Slugs and snails are everywhere, especially during the hottest months of the summer. And if you have a chicken coop, it’s something that you have to be on the lookout for.
Since they will be prevalent from time to time, do chickens eat snails and slugs?
Unfortunately, chickens will eat slugs and snails and they’ll do it without any hesitancy, not just because they’re underfed or otherwise hungry. Chickens will eat just about anything underfoot if they find it and can get to it.
While snails aren’t such a big deal—they’re loaded with the kind of protein that chickens need—slugs have the potential to be extremely dangerous, even though the potential danger is considered to be pretty rare.
Why Are Slugs Dangerous For Chickens?
The simplest answer is gapeworms. But it’s more complicated than that, not only because of what gapeworms can do if they spread through the entire flock but because slugs are hard to keep at bay and the danger really is not that common. (source)
The problem is, regardless of how rare the danger is, you don’t want to roll the dice when it comes to the health of your chickens.
Another potentially devastating parasite is the rat lungworm. (source)
The rat lungworm finds its way into chickens through a chain effect. A rat has to be infected with the worm for starters. When the rat defecates, the lungworm parasites are inside the droppings. Along comes sir slug who finds rat droppings to be a tasty treat and becomes a new carrier.
The chicken then comes along and eats the slug and has now contracted rat lungworm.
The Danger of Gapeworms
Gapeworms are long, red worms that thrive inside the lining of a chicken’s throat, causing it no end of strife and respiratory problems. If a chicken has been infected with gapeworms it will exhibit a variety of different symptoms:
- Trouble breathing
- Rattling sound during breathing
- Fast head-shaking
- Looking skyward with a (gaping) mouth
- No appetite
Eventually, a gapeworm will kill a chicken because it can no longer breathe or it will die of dehydration because it can’t drink.
Fortunately—as long as you recognize the symptoms in time—you can treat and ultimately cure the condition. There are two types of wormers that will kill off and eliminate the parasite: Flubenol and Aviverm. (source) (source)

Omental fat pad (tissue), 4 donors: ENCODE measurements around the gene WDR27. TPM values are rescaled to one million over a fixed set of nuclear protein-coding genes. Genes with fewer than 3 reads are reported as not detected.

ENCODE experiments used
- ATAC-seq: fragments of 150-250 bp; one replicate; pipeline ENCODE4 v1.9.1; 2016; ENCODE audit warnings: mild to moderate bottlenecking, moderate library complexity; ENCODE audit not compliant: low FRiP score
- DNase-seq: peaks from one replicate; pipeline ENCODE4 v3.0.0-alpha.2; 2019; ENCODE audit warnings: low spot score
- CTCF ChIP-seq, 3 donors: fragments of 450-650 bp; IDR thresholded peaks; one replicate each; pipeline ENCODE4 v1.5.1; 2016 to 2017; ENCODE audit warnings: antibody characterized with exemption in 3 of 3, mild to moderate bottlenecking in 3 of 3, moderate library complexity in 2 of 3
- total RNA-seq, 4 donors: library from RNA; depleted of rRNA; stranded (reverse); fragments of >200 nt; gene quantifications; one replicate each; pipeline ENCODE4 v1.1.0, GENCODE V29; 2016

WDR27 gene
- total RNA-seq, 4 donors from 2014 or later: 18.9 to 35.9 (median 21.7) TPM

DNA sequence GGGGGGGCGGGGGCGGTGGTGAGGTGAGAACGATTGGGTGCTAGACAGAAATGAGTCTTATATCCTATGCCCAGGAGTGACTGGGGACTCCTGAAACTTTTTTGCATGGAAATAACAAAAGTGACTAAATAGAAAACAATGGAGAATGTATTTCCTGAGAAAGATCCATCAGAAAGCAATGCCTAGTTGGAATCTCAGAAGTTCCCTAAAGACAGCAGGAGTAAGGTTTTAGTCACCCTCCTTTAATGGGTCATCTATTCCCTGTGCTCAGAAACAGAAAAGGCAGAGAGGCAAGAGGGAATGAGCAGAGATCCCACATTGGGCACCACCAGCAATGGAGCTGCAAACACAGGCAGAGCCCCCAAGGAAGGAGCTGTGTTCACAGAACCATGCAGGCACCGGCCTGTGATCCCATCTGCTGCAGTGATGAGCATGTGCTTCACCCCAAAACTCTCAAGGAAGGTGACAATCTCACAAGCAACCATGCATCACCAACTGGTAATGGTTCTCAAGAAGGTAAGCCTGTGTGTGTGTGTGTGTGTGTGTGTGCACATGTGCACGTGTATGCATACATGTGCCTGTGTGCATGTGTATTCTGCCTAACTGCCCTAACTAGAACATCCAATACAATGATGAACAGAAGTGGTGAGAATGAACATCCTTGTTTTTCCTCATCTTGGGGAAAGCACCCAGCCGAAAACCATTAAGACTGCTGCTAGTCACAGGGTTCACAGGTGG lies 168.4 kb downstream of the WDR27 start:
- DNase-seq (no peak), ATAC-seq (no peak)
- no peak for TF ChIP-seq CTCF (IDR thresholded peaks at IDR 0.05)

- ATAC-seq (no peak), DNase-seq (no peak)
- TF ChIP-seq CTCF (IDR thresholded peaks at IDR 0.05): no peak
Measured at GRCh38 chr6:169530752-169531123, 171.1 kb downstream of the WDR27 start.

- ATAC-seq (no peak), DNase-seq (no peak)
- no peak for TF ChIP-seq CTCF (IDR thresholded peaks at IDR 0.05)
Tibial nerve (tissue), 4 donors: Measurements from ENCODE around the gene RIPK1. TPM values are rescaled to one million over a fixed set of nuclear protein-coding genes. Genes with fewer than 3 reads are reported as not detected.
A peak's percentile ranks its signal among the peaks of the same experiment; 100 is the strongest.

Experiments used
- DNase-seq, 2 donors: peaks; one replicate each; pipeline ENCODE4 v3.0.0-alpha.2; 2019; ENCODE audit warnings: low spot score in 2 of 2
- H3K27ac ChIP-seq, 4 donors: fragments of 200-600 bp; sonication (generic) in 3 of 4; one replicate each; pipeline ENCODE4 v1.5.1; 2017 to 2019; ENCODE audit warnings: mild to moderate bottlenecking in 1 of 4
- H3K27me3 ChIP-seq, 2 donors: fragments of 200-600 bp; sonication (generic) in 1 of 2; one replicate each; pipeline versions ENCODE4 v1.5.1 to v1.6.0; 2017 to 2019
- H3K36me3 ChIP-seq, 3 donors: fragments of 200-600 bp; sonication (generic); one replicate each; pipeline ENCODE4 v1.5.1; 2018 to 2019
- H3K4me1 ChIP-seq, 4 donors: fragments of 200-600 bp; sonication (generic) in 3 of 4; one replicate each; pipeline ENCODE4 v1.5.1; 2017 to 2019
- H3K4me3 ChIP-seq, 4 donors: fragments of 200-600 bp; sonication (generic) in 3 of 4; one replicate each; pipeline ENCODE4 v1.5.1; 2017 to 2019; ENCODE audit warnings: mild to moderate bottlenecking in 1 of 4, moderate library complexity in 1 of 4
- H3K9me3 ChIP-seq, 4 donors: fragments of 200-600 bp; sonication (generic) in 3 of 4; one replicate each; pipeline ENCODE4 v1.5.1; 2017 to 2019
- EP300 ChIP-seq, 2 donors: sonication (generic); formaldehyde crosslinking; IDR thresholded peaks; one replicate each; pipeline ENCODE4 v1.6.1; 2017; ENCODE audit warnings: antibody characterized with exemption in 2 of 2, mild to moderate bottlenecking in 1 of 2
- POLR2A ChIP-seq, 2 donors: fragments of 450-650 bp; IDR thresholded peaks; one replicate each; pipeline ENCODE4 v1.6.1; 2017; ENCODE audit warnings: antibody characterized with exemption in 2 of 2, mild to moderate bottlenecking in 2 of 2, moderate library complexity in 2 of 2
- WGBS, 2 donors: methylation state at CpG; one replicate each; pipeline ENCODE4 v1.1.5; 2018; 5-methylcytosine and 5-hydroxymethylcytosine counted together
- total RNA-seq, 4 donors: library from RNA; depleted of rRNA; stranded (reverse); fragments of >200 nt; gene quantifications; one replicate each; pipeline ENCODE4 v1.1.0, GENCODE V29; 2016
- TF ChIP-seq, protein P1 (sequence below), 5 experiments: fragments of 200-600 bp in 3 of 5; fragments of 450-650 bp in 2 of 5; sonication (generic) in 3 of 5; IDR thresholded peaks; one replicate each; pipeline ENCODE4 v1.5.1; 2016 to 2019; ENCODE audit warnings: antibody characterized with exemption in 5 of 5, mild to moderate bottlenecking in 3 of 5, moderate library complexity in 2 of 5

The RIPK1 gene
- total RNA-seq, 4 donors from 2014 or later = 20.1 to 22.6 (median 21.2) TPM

Flubenol is added to the feed and has no effects on the ability to lay eggs nor any effects on our ability to consume them. The same is true of Aviverm, except it is added to the water supply rather than the feed.
The Danger Of Rat Lungworm
A chicken that is dealing with a lungworm infection will exhibit many of the same symptoms as they do with gapeworm as they struggle to breathe and take in oxygen.
Since lungworm is far rarer in chickens than gapeworm, the symptoms may be confused with gapeworm. Lungworm in chickens can be treated with the same wormers listed above, Flubenol and Aviverm.
Is There Any Danger from Chickens Eating Snails?
Chickens run the risk of getting gapeworm from snails as well, however, it’s far less common for them to get it from snails than from slugs. The risk is still there but is controllable if you have properly dewormed your chickens.
It’s very difficult to keep chickens from eating snails because in order to kill snails you have to use poison pellets, which are also harmful to chickens. Chickens aren’t brilliant creatures, after all, and they’ll happily consume all of the poison pellets in your yard.
How To Get Rid of Snails and Slugs Safely
You can tackle this through one of two methods, or even both if it suits you. Either rotate Flubenol into your chicken feed for a single week every six months or spread anti-slug/snail pellets throughout the yard.
The problem with the pellets is that you’ll have to spread them in such a way that they get rid of the slugs and snails without contaminating your chickens. Metaldehyde is the active ingredient in slug-killing pellets and it’s poisonous to your chickens, especially in large quantities. (source)
The ingredient happens to be irresistible to slugs and they simply can’t help eating the stuff like crazy before curling up and dying a quick death. The best way to kill them is to spread the pellets completely around your coop, but out of reach of the chickens.
The slug pellets will attract the slugs, so it’s not like you have to put it anywhere within reach of your chickens. As long as it’s out there, the slugs will find it. As an added bonus, the attraction of Metaldahyde will draw the slugs away from the chickens and straight to the bait.
Slug and Snail Traps
Beslands manufactures a neat little slug and snail trap that carries the ingenuous label of “Snail Box.” These traps work well. All you have to do is bury them in your yard—where your chickens can’t access them—and fill them halfway with beer. (source)
You heard that right, fill the snail boxes to the halfway point with some cheap beer. Snails and slugs are raging drunks and will come running (sliding?) to get their fill. The problem is, they fall into the box and can’t get out.
The next day, you come through, check your traps, and remove (kill) all of the happily drunk snails and slugs that happened to entrap themselves over their eagerness to get at the beer. It’s a pretty nifty trap and it works well for ridding your yard of snails and slugs.
All Things Considered
If you stay on top of it, it’s not too difficult to keep slugs and snails at bay or to let your chickens feast on them while you supply them with a routine rotation of the proper dewormer.
The absolute best way to avoid gapeworm, lungworm, and any other side effects that could potentially come with eating slugs and snails, is to both eliminate the slugs/snails and provide your chickens with the appropriate dewormer.